Hernandez v. Astrue

Filing 21

MEMORANDUM OPINION AND ORDER. Signed by Judge Anne T. Berton. (dl1)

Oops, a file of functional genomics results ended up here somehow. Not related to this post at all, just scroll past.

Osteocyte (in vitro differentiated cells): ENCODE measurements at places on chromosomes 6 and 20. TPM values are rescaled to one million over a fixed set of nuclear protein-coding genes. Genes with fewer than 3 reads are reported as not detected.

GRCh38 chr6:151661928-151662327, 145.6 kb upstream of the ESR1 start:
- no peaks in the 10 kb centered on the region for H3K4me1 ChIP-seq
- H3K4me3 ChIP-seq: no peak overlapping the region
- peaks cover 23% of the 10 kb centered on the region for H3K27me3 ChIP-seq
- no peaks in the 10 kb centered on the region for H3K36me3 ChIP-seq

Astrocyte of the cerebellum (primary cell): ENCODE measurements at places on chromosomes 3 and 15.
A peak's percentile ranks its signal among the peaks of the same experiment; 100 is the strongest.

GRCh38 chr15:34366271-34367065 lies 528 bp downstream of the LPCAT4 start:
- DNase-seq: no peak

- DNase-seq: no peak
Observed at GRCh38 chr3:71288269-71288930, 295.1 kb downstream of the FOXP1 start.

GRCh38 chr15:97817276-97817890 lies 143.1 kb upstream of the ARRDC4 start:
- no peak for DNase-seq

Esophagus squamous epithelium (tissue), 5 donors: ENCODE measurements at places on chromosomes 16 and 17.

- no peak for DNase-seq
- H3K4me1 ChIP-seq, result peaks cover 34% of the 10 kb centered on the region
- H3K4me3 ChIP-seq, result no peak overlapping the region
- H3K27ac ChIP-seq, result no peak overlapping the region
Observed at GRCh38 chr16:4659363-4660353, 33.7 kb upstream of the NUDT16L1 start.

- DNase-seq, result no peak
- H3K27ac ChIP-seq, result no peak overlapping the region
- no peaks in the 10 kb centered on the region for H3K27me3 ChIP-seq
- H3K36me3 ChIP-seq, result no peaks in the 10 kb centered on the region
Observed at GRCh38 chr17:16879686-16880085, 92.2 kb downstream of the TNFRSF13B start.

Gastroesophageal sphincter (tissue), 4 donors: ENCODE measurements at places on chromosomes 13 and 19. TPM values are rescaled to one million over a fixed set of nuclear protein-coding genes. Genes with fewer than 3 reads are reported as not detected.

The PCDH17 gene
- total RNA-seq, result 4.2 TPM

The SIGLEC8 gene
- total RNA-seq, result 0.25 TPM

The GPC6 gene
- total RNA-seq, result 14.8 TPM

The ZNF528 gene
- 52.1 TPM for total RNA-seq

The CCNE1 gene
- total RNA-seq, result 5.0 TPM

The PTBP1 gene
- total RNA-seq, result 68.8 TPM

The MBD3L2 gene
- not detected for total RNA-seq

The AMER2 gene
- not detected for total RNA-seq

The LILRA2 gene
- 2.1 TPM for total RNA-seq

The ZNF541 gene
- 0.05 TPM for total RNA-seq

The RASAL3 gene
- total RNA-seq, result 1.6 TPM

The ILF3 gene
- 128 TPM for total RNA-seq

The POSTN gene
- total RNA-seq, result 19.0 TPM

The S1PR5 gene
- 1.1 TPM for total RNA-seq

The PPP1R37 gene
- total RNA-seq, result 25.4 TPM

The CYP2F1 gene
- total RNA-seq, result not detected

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IN THE UNITED STATES DISTRICT COURT FOR THE WESTERN DISTRICT OF TEXAS EL PASO DIVISION LETICIA HERNANDEZ, Plaintiff, v. CAROLYN W. COLVIN, ACTING COMMISSIONER OF SOCIAL SECURITY ADMINISTRATION1, Defendant. § § § § § § § § § NO. EP-10-CV-00284-KC-ATB (by consent) MEMORANDUM OPINION AND ORDER This is a civil action seeking judicial review of an administrative decision. Plaintiff appeals from the decision of the Commissioner of the Social Security Administration (“Commissioner”), denying her claim for Disability Insurance Benefits (“DIB”) under Title II of the Social Security Act. Jurisdiction is predicated upon 42 U.S.C. § 405(g). Both parties have consented to trial on the merits before a United States Magistrate Judge. The case was transferred to this Court for trial and entry of judgment pursuant to 28 U.S.C. § 636(c) and Appendix C to the Local Court Rules of the Western District of Texas. After considering the briefs, the record evidence of the administrative proceedings, and the written decision of the Administrative Law Judge (“ALJ”), the Court AFFIRMS the final decision of the Commissioner. BACKGROUND Plaintiff LETICIA HERNANDEZ was born on June 16, 1960, making her 49 years old Carolyn W. Colvin became Acting Commissioner of the Social Security Administration on February 14, 2013. Pursuant to Rule 25(d)(1) of the Federal Rules of Civil Procedure and the last sentence of 42 U.S.C. § 405(g), she is substituted as the Defendant herein. 1 1 at the time of the ALJ's decision. (R. 52).2 Plaintiff was 48 at the time of the ALJ hearing, on June 6, 15, 2009. (R. 28). She completed high school and two years of college. (R. 28-29). She speaks both English and Spanish and prefers to communicate in English. (R. 270). She has previous work experience as a data entry clerk and as a payroll clerk. (R. 29, 46). She testified that she can no longer work due to depression, panic disorder with agoraphobia, anxiety, stomach problems, bladder problems, swelling of the knees, and pain in her back, right arm, and left ankle. (R. 31-43). PROCEDURAL HISTORY Plaintiff filed her DIB application on May 25, 2007, alleging disability since May 7, 2007. (R. 31, 107-11, 130). Plaintiff’s application was initially denied on September 10, 2007, and then again denied upon reconsideration on February 26, 2008. (R. 54, 62). Plaintiff requested and was granted a hearing before an ALJ and a remote video hearing was held on June 15, 2009, at which Plaintiff and a vocational expert testified. (R. 24-51, 71). On July 31, 2009, the ALJ issued a decision finding that Plaintiff could perform a reduced range of light work despite experiencing the following severe impairments: obesity, osteoarthritis, osteoporosis, muscle strain, bladder problems, depression disorder not otherwise specified (NOS), panic disorder with agoraphobia, mild lumbar spondylosis, lumbar disc bulging, and status-post left ankle fracture. (R. 12, 16). Despite these findings, the ALJ found that Plaintiff retained the ability to perform her past relevant work as a data entry clerk and so Plaintiff was not disabled. (R. 18-19). Plaintiff’s request for review was denied by the Appeals Court documents filed in this case are designated by “(Doc. [docket entry number(s)]:[page number(s)]).” Administrative proceedings are designated by “(R. [page number(s)]).” 2 2 Council on April 29, 2010. (R. 3-5). Plaintiff filed her complaint on August 2, 2010. (Doc. 1). On December 7, 2010, the Commissioner filed an answer. (Doc. 10). The next day, December 8, 2010, a transcript of the administrative proceedings was filed. (Doc. 11). The District Judge, with the consent of both parties, subsequently entered an order transferring the case to U.S. Magistrate Judge Richard P. Mesa.3 (Doc. 19). On April 11, 2011, Plaintiff filed his brief in support of reversing the Commissioner's decision and remanding for an award of benefits or, alternatively, for additional administrative proceedings. (Doc. 16). On May 10, 2011, the Commissioner's brief in support of the decision to deny benefits was filed. (Doc. 17). This matter is now ripe for decision. DISCUSSION A. Standard of Review This Court's review of the Commissioner's decision to deny benefits is limited to two inquires: (1) whether the decision is supported by substantial evidence and (2) whether the Commissioner used the proper legal standards to evaluate the evidence. Myers v. Apfel, 238 F.3d 617, 619 (5th Cir. 2001), citing Greenspan v. Shalala, 38 F.3d 232, 236 (5th Cir. 1994), cert. denied, 514 U.S. 1120 (1995); 42 U.S.C. § 405(g). Substantial evidence is more than a scintilla, but less than a preponderance, and is such relevant evidence as a reasonable mind might accept as adequate to support a conclusion. Richardson v. Perales, 402 U.S. 389, 401 (1971). A finding of “no substantial evidence” will be found only where there is a “conspicuous absence of This case was reassigned to this Court on December 6, 2012, by order of Judge Richard P. Mesa. (Doc. 20). 3 3 credible choices” or “no contrary medical evidence.” Johnson v. Bowen, 864 F.2d 340, 343–44 (5th Cir. 1988) (per curiam) (citing Hames v. Heckler, 707 F.2d 162, 164 (5th Cir. 1983)). The determination of whether there is substantial evidence to support the fact findings of the Commissioner does not involve reweighing the evidence, or trying the issues de novo. Newton v. Apfel, 209 F.3d 448, 452 (5th Cir. 2000); Haywood v. Sullivan, 888 F.2d 1463, 1466 (5th Cir. 1989). The court may not substitute its own judgment “even if the evidence preponderates against the [Commissioner's] decision” because substantial evidence is less than a preponderance. Harrell v. Bowen, 862 F.2d 471, 475 (5th Cir. 1988). Conflicts in the evidence are for the Commissioner and not the courts to resolve. Spellman v. Shalala, 1 F.3d 357, 360 (5th Cir. 1993). The court's role is to “scrutinize the record in its entirety to determine whether substantial evidence supports” the Commissioner's findings. Randall v. Sullivan, 956 F.2d 105, 109 (5th Cir.1992) (citing Ransom v. Heckler, 715 F.2d 989, 992 (5th Cir. 1983)) (per curiam). “The role of the courts in this quintessentially administrative process is extremely narrow” and “the Commissioner's decision is granted great deference.” Lewis v. Weinberger, 515 F.2d 584, 586 (5th Cir. 1975); Leggett v. Chater, 67 F.3d 558, 564 (5th Cir. 1995). If the Commissioner applied the proper principles of law and his findings are supported by substantial evidence, they are conclusive and must be affirmed. Spellman v. Shalala, 1 F.3d at 360. Conversely, if the Commissioner's findings are not supported by substantial evidence, or the Commissioner incorrectly applied the law, the reviewing court may, inter alia, reverse the Commissioner's 4 decision and remand the case for further proceedings. Murkeldove v. Astrue, 635 F.3d 784, 792 (5th Cir. 2011). B. Evaluation Process and Burden of Proof “Disability” means an “inability to engage in any substantial gainful activity by reason of any medically determinable physical or mental impairment which can be expected to result in death or which has lasted or can be expected to last for a continuous period of not less than 12 months.” Sinayi v. Astrue, No. 3:11-CV-2770-D, 2012 WL 3234414, at *2 (N.D. Tex. Aug. 9, 2012) (quoting 42 U.S.C. § 423(d)(1)(A)). In determining disability, the ALJ makes his/her findings according to a sequential five-step evaluation. 20 C.F.R. § 404.1520. A finding that a claimant is disabled or not disabled at any point in the process is conclusive and terminates the Commissioner's analysis. Greenspan v. Shalala, 38 F.3d at 236. In the first step, the ALJ determines whether the claimant is currently engaged in substantial gainful activity. 20 C.F.R. § 404.1520(b). An individual who is working and engaging in substantial gainful activity will not be found disabled regardless of her medical condition or her age, education and work experience. 20 C.F.R. § 404.1520(b). The ALJ then determines whether the claimant's impairment is severe under the second step. 20 C.F.R. § 404.1520(c) (1999); Stone v. Heckler, 752 F.2d 1099, 1101 (5th Cir. 1985).4 “[A]n impairment can be considered as not severe only if it is a slight abnormality [having] such minimal effect on the individual that it would not be expected to interfere with the individual’s ability to work, irrespective of age, education or work experience.” Stone, 752 F.2d at 1101. Any application of this standard will be presumed incorrect unless “the correct standard is set forth by reference to this opinion (Stone) or another of the same effect, or by an express statement that the construction we give to 20 C.F.R. § 404.1520(c) is used. Id. at 1106. 4 5 An individual who does not have a “severe impairment” will not be found to be disabled. 20 C.F.R. § 404.1520(c) (1999). Under the third step, an individual who meets or equals a listed impairment in Appendix 1 of the regulations will be considered disabled without the consideration of vocational factors. 20 C.F.R. § 404.1520(d). If the claimant does not qualify under the Listings, the evaluation continues to the fourth step. The fourth step requires a review of the claimant's residual functioning capacity (“RFC”) and the demands of her past relevant work.5 20 C.F.R. § 404.1520(e). If an individual is capable of performing the work she has done in the past, a finding of “not disabled” will be made. 20 C.F.R. § 404.1520(e). If an individual's impairment precludes her from performing her past relevant work, the fifth and final step evaluates the claimant's ability, given her residual capacities and her age, education and work experience, to do other work. If an individual's impairment precludes her from performing her past relevant work, she will be found to be disabled. 20 C.F.R. § 404.1520(f). An individual applying for supplemental security income benefits bears the initial burden of proving that she is disabled for purposes of the Social Security Act. Selders v. Sullivan, 914 F.2d 614, 618 (5th Cir. 1990). The claimant bears the burden of proof on the first four steps of the sequential analysis, and once met, the burden shifts to the Commissioner to show that there is Past relevant work is work that was done by the claimant within the past 15 years, that was substantial gainful activity, and that lasted long enough for the claimant to learn to do it. 20 C.F.R. § 404.1560(b). 5 6 other substantial gainful employment available that the claimant is capable of performing. Bowen v. Yuckert, 482 U.S. 137, 146 n.5 (1987); Anderson v. Sullivan, 887 F.2d 630, 632 (5th Cir. 1989). The Commissioner may meet this burden by the use of the opinion testimony of vocational experts or by the use of administrative guidelines provided in the form of regulations. Rivers v. Schweiker, 684 F.2d 1144, 1155 (5th Cir. 1982). If the Commissioner proves other work exists which the claimant can perform, the claimant is given the chance to prove that she cannot, in fact, perform that work. Anderson v. Sullivan, 887 F.2d at 632. C. ALJ’s Decision The ALJ issued a decision on July 31, 2009. Following the sequential steps, the ALJ first determined that Plaintiff had not engaged in substantial gainful activity since May 7, 2007, the alleged onset date. (R. 12). At step two, the ALJ determined that Plaintiff had the following severe impairments: depression disorder NOS, panic disorder with agoraphobia, obesity, osteoarthritis, osteoporosis, mild lumbar spondylosis, lumbar disc bulging, muscle strain, statuspost left ankle fracture, and bladder problems. (R. 12). The ALJ found that Plaintiff did not have an impairment or combination of impairments that met or medically equaled the criteria of any listed impairment under step three. (R. 15). The ALJ found very little objective medical evidence in Plaintiff’s treatment record and none that established a Listing-level impairment. (R. 15-16). Specifically, the ALJ determined that [Plaintiff] has the residual functional capacity to perform light work as defined in 20 CFR 404.1567(c). Specifically, she can lift and carry up to twenty pounds occasionally and 10 pounds frequently. She can sit 6 hours and stand and/or walk 6 hours in an 8 hour work day. She cannot climb ropes, ladders, or scaffolds, but she can occasionally climb ramps and stairs. She should never perform work 7 involving unprotected heights. She can occasionally kneel, bend and stoop. [Plaintiff] can occasionally overhead reach with her right hand (her dominant hand). [Plaintiff] is capable of understanding, carrying out and remembering detailed but not complex instructions. (R. 16). Based on this RFC, the ALJ at step four found that Plaintiff retained the ability to perform her past relevant work as a data entry clerk. (R. 18). Accordingly, the ALJ ruled that the Plaintiff was not disabled within the meaning of the Social Security Act and that further analysis of the Plaintiff’s disability claim under step five was unnecessary. (R. 19). E. Discussion Plaintiff asserts that the ALJ erred in finding that she retained the ability to perform her past relevant work. She challenges the ruling on two grounds. Plaintiff claims that the ALJ failed to consider her moderate limitation in social functioning and her bladder problems when determining her RFC. (Doc. 16:3). She also argues that the ALJ’s opinion was not supported by substantial evidence because the testimony of the vocational expert was flawed. In particular, Plaintiff argues that the hypothetical presented to the vocational expert did not account for all of her limitations. (Doc. 16:6-8). The Court will address each of Plaintiff’s claims in turn. 1. Failure to Consider Limitations Plaintiff claims in her first issue that the ALJ failed to consider all of her limitations in determining her RFC. Plaintiff argues this was error because a claimant's RFC finding must include all limitations supported by the record, even those that are not severe. 20 C.F.R. §§ 404.1545(e) and 416.945(e). Specifically, Plaintiff alleges that the ALJ failed to consider her moderate limitation in social functioning and her bladder problems. (Doc 16:3). According to 8 the Commissioner, the ALJ did account for both the moderate limitation in social functioning as well as Plaintiff’s bladder problems. (Doc. 17:4-7). Despite Plaintiff’s claim of error, this Court holds that the ALJ did properly consider both her moderate limitation in social functioning and her bladder problems for the reasons stated below. a. Whether the ALJ Disregarded a Social Functioning Limitation Plaintiff notes that Dr. Schutte, the consultative examining psychologist, diagnosed Plaintiff with panic disorder with agoraphobia, depressive disorder NOS and a prior history of alcohol abuse on January 31, 2008. (Doc. 16:4). During this examination, Dr. Schutte found her to have a Global Assessment of Functioning score of 60.6 Plaintiff states that her score is indicative of someone suffering from “moderate symptoms (e.g., flat affect and circumstantial speech, occasional panic attacks) OR moderate difficulty in social, occupational, or school functioning (e.g., few friends, conflicts with peers or coworkers).” (Doc. 16:4). In addition to ignoring the GAF score, Plaintiff also contends that the ALJ disregarded her self-reporting to Dr. Schutte that she felt nervous around others at work, experienced panic attacks on the job, worried about going to work, and had anxiety around others. (Doc. 16:4-5). Finally, Plaintiff states that she was being treated by her regular physician, Dr. Guzman, for depression, indicated by the various anti-depressants he had prescribed her. (Doc. 16:4). First, a GAF score is not determinative of a claimant's ability to work. Fuller v. Astrue, GAF is a standard measurement of an individual's overall functioning level. The GAF score is a subjective determination that represents the clinician's judgment of the individual's overall level of functioning with respect to psychological, social and occupational functioning, on a hypothetical continuum of mental health-illness. Diagnostic and Statistical Manual of Mental Disorders, Text Revised, pp. 25–30 (4th ed. 2000). See also Muth-Willett v. Astrue, 1:11-CV1547, 2012 WL 2862614, at*3 n. 2 (W.D. La. May 9, 2012). 6 9 No. 4:09–CV–197–A, 2010 WL 5566819, at *8 (N.D.Tex. Oct.13, 2010), adopted in 2011 WL 94549 (N.D.Tex. Jan.11, 2011). Federal courts have specifically declined to find a link between a claimant's GAF score and her ability or inability to work. See 65 Fed.Reg. 50746, 5076465 (Aug. 21, 2000) (declining to endorse the GAF scale for use in Social Security and SSI disability programs and stating that the GAF scale “does not have a direct correlation to the severity requirements in our mental disorders listings”); see also, e.g., Andrade v. Astrue, No. 4:11–CV–318–Y, 2012 WL 1106864, at *8 (N.D.Tex. Feb. 13, 2012), adopted in 2012 WL 1109476 (N.D.Tex. Apr. 2, 2012). Moreover, the GAF score was just one diagnostic tool Dr. Schutte used in his evaluation of the Plaintiff. (R. 270-74). Even when the ALJ does not expressly mention the GAF score, the Fifth Circuit has held that an express mention of the medical visit in which the plaintiff received the score suggests that the ALJ did in fact consider it. See Hoelck v. Astrue, 261 Fed. Appx. 683, 685-86 (5th Cir. 2008). Here, in fact, the ALJ did mention the GAF score but used it in context with the rest of Dr. Schutte’s evaluation. (R. 14). The ALJ noted that Plaintiff self-reported to Dr. Schutte a ten year history of depression. (R. 270). She stated that she gets nervous around her coworkers and experienced panic attacks at work. (R. 270). She also reported having difficulty concentrating and remembering tasks. (R. 270). In addition, Plaintiff reported that she spends her days “cleaning, cooking, and caring for her mother,” and she preferred being away from her home with others, rather than alone. (R. 272). Dr. Schutte found that the Plaintiff appeared fully oriented; her cognitive functions appeared grossly intact as she was alert and responsive; she demonstrated no speaking deficits or delusions; and her attention, concentration, and long-term memory appeared normal. (R. 271- 10 72). Based on the examination and Plaintiff’s subjective description of her abilities, and despite the lack of treating medical records to support the Plaintiff’s subjective claims of a panic disorder, Dr. Schutte assessed Plaintiff with a panic disorder with agoraphobia and a depressive disorder NOS. (R. 272). The ALJ discussed Dr. Shutte’s determination in his report. (R.14). Finally, Plaintiff concedes she did not receive any mental health treatment from a psychiatrist, but claims that her general physician’s treatment of her depression demonstrates the presence of a mental condition. (Doc. 16:4). But while Plaintiff’s primary care physician allegedly prescribed her Paxil, Zoloft, Sertraline, and Venlafaxine, the medical records do not include any diagnosis of an anxiety disorder or depression by her treating physician. Although the ALJ has a duty to develop the record before determining the claimant is not disabled, the duty must be balanced against the fact that the claimant bears the burden of proof up through step four of the evaluation process. See Ripley v. Chater, 67 F.3d 552, 557 (5th Cir. 1995); Audler v. Astrue, 501 F.3d 446, 448 (5th Cir. 2007). The obligation to develop the record “is triggered only when there is ambiguous evidence or when the record is inadequate to allow for proper evaluation of the evidence.” Mayes v. Massanari, 276 F.3d 453, 459-60 (9th Cir. 2001). Here, the ALJ had more than adequate evidence in the record to make his determination. The ALJ acknowledged that some medical records referenced depression, but the ALJ further observed that Plaintiff did not exhibit any mental deficits during the hearing and reported having friends, although she had difficulty making new ones. (R. 15). In addition to the report of Dr. Schutte, the ALJ also considered a general examination performed by Dr. Dino Saracino on August 3, 2007. (R. 258-63). Plaintiff did not report any mental problems and Dr. Saracino did not observe any mental difficulties. (R. 259-61). Plaintiff reported that she spends her days 11 “cleaning, cooking, and caring for her mother,” and she preferred being away from her home with others, rather than alone. (R. 272). Accordingly, the Court holds that the ALJ properly considered the Plaintiff’s social functioning limitation. Plaintiff’s claim fails on this ground. b. Whether the ALJ Disregarded Severe Bladder Problems Plaintiff also contends that the ALJ failed to consider the full extent of her bladder problems in determining her RFC. (Doc. 16:3, 5). Plaintiff testified that she has to use the restroom about twenty-four times a day and sometimes has accidents on the way to the restroom. (R. 34). Plaintiff also testified that she has been experiencing bladder problems since 1996 and was seeing a specialist but had to stop because she did not have the money to continue. (R. 41). Plaintiff testified that she was being treated for her bladder problem by Dr. Guzman, who had prescribed Detrol and other medications. (R. 35). Plaintiff, however, failed to present objective evidence to show how the bladder problems prevented her from working. When presented with a hypothetical that took the Plaintiff’s subjective claims fully into account, the vocational expert testified that a person with an RFC which included a limitation relating to bathroom breaks every hour, for five to ten minutes each, could perform neither Plaintiff’s past relevant work nor any other job in the regional or national economy. (R. 48-49). The Plaintiff argues that based on the vocational experts testimony, the ALJ should have proceeded to step five of the sequential evaluation. However, objective medical evidence, at least in part, must corroborate a claimant’s subjective complaints. Wren v. Sullivan, 925 F.2d 123, 128-29 (5th Cir. 1991); 20 C.F.R. § 12 405.1508. A claimant’s own testimony is not the equivalent of medical evidence, and may not take precedence over conflicting medical evidence. Harper v. Sullivan, 887 F.2d 93, 96 (5th Cir. 1989). Although the ALJ determined that the Plaintiff had severe bladder problems, the ALJ determined that the Plaintiff’s subjective complaints as to the extent they incapacitated her were not fully credible. (R. 12, 18). The ALJ properly considered the record as a whole, including the available medical evidence and the nature and extent of the plaintiff's daily activities, in determining that the plaintiff's subjective complaints were not fully credible. Chater, 67 F.3d at 565 (considering a plaintiff's daily activities as support for the ALJ's findings that the plaintiff was capable of performing past relevant work). Here, the treating medical records did not reveal any social functioning or bladder-related limitations. The ALJ discussed Plaintiff’s bladder problems and observed that her medical records did not indicate any renal impairments due to chronic renal disease that has lasted for at least 12 continuous months, and observed that there was no evidence Plaintiff received chronic hemodialysis or peritoneal dialysis, kidney transplantation, or persistent elevation of serum creatinine. (R. 15). The ALJ noted that there was also no medical evidence that the Plaintiff suffered from incontinence. (R. 15). The Court finds that the ALJ's credibility determination is supported by substantial evidence, so it will not disturb those findings. Villa v. Sullivan, 895 F.2d 1019, 1024 (5th Cir. 1990) (“[A] factfinder's evaluation of the credibility of subjective complaints is entitled to judicial deference if supported by substantial record evidence.”). The ALJ needed only to include those limitations that he accepted as credible and that were supported by evidence. 13 Masterson v. Barnhart, 309 F.3d 267, 273 (5th Cir. 2002); see also Hoelck v. Astrue, 261 Fed. Appx. at 686. Because the ALJ determined the Plaintiff’s bladder complaints were not as severe as the Plaintiff maintained, and that her condition did not prevent her from doing her past relevant work, the ALJ did not have to proceed to step five of the process. Accordingly, the Court finds that the ALJ did not err in assessing the plaintiff's credibility with respect to her subjective bladder complaints. This court is not permitted to reweigh the evidence, and although the ALJ did not discuss every piece of potentially relevant evidence in each step of his analysis, this is not required. See Falco v. Shalala, 27 F.3d 160, 163 (5th Cir. 1994). There is substantial evidence to support the ALJ’s RFC assessment that neither Plaintiff’s bladder condition nor social functioning limitations would have prevented her ability to perform her past work as a data entry clerk. 2. Incomplete Hypothetical Presented to Vocational Expert Once the ALJ determines plaintiff's residual functional capacity, he may rely on vocational expert testimony to reach conclusions about the specific requirements of a particular occupation, including working conditions and the attributes and skills needed. 20 C.F.R. § 404.1566(d), (e); Villalpando v. Astrue, 320 F. Appx. 208, 211 (5th Cir. 2009). In her final argument, Plaintiff states that the ALJ’s opinion was not supported by substantial evidence because the testimony of the vocational expert relied upon by the ALJ was based on an incomplete hypothetical. (Doc. 16:6-9). Specifically, Plaintiff claims that the hypothetical question failed to account for Plaintiff’s moderate limitation in social functioning. (Doc. 16:8). “Unless the hypothetical question posed to the vocational expert by the ALJ can be said to 14 incorporate reasonably all disabilities of the claimant recognized by the ALJ, and the claimant or his representative is afforded the opportunity to correct deficiencies in the ALJ's question by mentioning or suggesting to the vocational expert any purported defects in the hypothetical questions. . .a determination of non-disability based on such a defective question cannot stand.” Boyd v. Apfel, 239 F.3d 698, 707 (5th Cir. 2001) (quoting Bowling v. Shalala, 36 F.3d 431, 436 (5th Cir. 1994)). The ALJ’s decision reflects that he relied on vocational testimony. (R. 18). The ALJ posed a hypothetical to the vocational expert that accounted for Plaintiff's age, education, work experience, physical limitations, and mental limitations. In response, the VE testified that such a person could work a semi-skilled job performed at the sedentary exertional level as a data entry clerk. (R. 18-19, 46-48). For a hypothetical to be proper, it “need only incorporate the disabilities that the administrative law judge recognizes.” Wise v. Barnhart, 101 F. Appx. 950, 951 (5th Cir. 2004) (per curiam) (unpublished) (citing Bowling, 36 F.3d at 435; Morris v. Brown, 864 F.2d 333, 336 (5th Cir. 1988)). It is not the Court’s role to reweigh the evidence. As discussed above, there is substantial evidence that the ALJ took the moderate social limitation into account when determining Plaintiff’s RFC. The ALJ noted that Plaintiff did not exhibit any mental deficits during the hearing, she admitted to having friends, and she enjoyed going to the movies. (R. 15, 272). Her treating records also did not demonstrate mental limitations that would affect her ability to perform her past work as a data entry clerk. Even assuming, arguendo, that the ALJ’s hypothetical was incomplete, Plaintiff has waived the argument. When presented with an opportunity to cure the alleged deficiency in the 15 hypothetical, neither the Plaintiff nor her attorney at the hearing did so, thereby waiving her right to object to this issue. See Quintanilla v. Astrue, 619 F.Supp.2d 306, 323 (S.D.Tex. 2008) (“An applicant waives his right to challenge a hypothetical on review if he does not address its deficiencies at the hearing.”) (citing Wise v. Barnhart, 101 F. Appx. at 951). In this case, the Plaintiff's attorney had the opportunity to ask the vocational expert to take into account the moderate social limitation. Plaintiff's attorney’s question related only to the potential impact of severe side effects caused by medication on Plaintiff’s employability.7 Thus, even assuming the ALJ's hypothetical failed to take into account all of Plaintiff’s limitations, the failure is not reversible error. CONCLUSION After thoroughly reviewing the evidence presented to the ALJ and to the Appeals Council and the record as a whole, this court holds that the ALJ's opinion was supported by substantial evidence, and the decision of the Commissioner should be AFFIRMED. A separate judgment in accordance with this Memorandum Opinion will issue this date. SIGNED and ENTERED on March 11, 2013. _____________________________________ ANNE T. BERTON UNITED STATES MAGISTRATE JUDGE The question: “If we add to the hypothetical that the individual has to go and take breaks to lie down because of severe medicine side effects more than two times a day, that would do away with all employment. Is that correct?” (R. 50). 7 16